I suspect cultural anthropologists of a certain age look back now and swear something awful happened to their music. They probably say their tastes got hijacked between the early 1970s and the millennium.

But I can tell them precisely what was taken: real voices, real instruments and, well, real talent.

At the turn of the ’70s, Baby Boomers turned up the volume on soul sounds like Billy Paul’s “Me and Mrs. Jones,” Al Green’s “Let’s Stay Together” and Luther Ingram’s “If Loving You Is Wrong.”

Who from that generation can forget the contribution to the genre The Spinners made with their single “I’ll Be Around” or The Staple Singers with their “I’ll Take You There”?

OK, I know I’ve already outraged a generation of rap fans. They would remind me that the Philadelphia sound might have held sway in early 1973 but doesn’t appeal to the masses in 2023. It moved aside for rawer, more poetic vocals.

I won’t make a blanket statement about how misogynistic early rap music was, because I know as well as anybody else the word “all” ought not be thrown around like confetti in ticker-tape parades.

Still, how do you put rappers like Rick Ross and Danny Brown in the same discussion of musical excellence as, oh, Barry White and Roberta Flack?

I don’t, which is why Ross, Brown and Eminem’s songs don’t fill my playlist. I don’t find what they do with their music as elegant or as emotionally stirring as the soul sounds of Motown.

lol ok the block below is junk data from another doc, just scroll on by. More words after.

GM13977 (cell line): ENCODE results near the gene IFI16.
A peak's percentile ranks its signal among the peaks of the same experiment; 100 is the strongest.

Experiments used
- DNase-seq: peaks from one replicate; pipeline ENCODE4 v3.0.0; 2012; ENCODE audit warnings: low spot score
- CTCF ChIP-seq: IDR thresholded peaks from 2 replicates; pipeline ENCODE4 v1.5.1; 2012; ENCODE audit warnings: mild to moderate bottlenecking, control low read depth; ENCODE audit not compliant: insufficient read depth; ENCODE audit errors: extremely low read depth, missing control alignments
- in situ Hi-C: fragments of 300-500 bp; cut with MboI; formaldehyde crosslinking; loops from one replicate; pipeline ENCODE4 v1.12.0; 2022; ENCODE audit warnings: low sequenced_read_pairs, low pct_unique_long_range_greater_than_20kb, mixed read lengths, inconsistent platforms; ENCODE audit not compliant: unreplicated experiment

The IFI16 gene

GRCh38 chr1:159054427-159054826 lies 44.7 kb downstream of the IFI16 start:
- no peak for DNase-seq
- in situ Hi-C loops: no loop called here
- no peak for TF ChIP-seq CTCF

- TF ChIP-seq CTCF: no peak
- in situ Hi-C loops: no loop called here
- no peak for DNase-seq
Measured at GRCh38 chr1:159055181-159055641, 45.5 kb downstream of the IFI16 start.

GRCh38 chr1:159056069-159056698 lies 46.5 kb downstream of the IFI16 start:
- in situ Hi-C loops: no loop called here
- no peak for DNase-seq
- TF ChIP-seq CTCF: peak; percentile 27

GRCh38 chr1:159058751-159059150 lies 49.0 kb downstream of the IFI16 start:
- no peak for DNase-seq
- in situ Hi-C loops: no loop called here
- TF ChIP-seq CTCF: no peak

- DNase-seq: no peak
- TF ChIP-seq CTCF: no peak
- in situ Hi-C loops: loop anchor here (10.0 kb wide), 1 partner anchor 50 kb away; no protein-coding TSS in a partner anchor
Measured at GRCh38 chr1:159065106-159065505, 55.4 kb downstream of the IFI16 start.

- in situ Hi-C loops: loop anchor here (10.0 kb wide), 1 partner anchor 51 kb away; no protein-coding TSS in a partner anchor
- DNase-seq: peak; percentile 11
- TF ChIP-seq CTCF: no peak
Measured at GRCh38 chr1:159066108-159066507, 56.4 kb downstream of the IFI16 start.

As dismissive as I am of rap, which turns 50 in August, I know it got its legs from soul music, blues and jazz. It built on what those popular styles did and spun them into direction I (and others from my yesteryears) couldn’t have imagined.

For I never expected to hear vulgarity in song passed off as poetry. I certainly didn’t expect less storytelling in the music that unfolded in the decades since “Me and Mrs. Jones made infidelity cool.

We meet every day at the same café/6:30 and no one knows she’ll be there

Paul’s Grammy-winning single — it hit radio stations September 13, 1972 — got me thinking about all of this. Its importance struck me when I bumped into Michael Bublé’s version of “Me and Mrs. Jones” on YouTube.

After listening to Bublé, I thought: Did he have to go here? Aren’t there other songs the Canadian crooner could have covered?

Artists know a great song when they hear it, which is why many songs get a second or third revival — for better or for worse.

I thought nobody could do John Lennon’s solo “Imagine,” released in 1971, better than he did. I thought wrong.

In 1984, songbird Randy Crawford knocked “Imagine” over the scoreboard in her remake of Lennon’s classic. Two distinctly difference voices; two unforgettable renditions.

Such were our times — the protest period that arose from the nonviolent movement. “Make love, not war,” a popular ‘60s slogan, resonated less as Vietnam was winding down.

In song, love was indeed the answer — even when it has veered in a direction I prefer it not go.

I have no idea what music will sound like in 2073. Rap/hip hop might still dominate people’s playlists. But I do hope some café will find it all right for two people to meet clandestinely there every day at 6:30.